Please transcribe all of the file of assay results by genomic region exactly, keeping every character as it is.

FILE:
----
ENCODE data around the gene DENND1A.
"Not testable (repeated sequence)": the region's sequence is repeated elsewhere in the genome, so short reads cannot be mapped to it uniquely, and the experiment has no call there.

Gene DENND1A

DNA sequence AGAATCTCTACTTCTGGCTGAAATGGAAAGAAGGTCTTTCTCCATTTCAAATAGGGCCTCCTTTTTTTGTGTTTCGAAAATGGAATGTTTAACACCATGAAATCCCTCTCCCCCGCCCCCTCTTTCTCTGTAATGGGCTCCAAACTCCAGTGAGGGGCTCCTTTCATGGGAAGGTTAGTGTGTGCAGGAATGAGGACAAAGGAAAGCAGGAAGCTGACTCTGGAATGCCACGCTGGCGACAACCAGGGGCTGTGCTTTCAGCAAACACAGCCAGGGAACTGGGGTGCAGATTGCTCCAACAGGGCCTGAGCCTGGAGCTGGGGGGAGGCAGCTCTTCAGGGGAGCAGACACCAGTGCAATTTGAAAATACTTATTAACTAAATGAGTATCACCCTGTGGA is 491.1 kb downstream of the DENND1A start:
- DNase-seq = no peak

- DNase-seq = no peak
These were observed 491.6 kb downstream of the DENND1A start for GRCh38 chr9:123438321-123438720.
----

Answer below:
ENCODE data around the gene DENND1A.
"Not testable (repeated sequence)": the region's sequence is repeated elsewhere in the genome, so short reads cannot be mapped to it uniquely, and the experiment has no call there.

Gene DENND1A

DNA sequence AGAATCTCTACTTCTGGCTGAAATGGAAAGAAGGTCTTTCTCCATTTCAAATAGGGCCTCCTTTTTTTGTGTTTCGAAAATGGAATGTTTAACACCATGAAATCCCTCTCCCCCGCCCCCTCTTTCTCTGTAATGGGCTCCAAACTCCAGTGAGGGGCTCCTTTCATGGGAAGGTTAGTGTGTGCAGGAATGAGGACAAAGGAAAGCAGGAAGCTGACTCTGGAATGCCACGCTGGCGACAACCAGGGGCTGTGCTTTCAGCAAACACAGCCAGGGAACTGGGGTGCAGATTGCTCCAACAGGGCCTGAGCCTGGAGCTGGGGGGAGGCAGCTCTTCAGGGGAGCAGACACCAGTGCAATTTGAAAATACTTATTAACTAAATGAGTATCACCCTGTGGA is 491.1 kb downstream of the DENND1A start:
- DNase-seq = no peak

- DNase-seq = no peak
These were observed 491.6 kb downstream of the DENND1A start for GRCh38 chr9:123438321-123438720.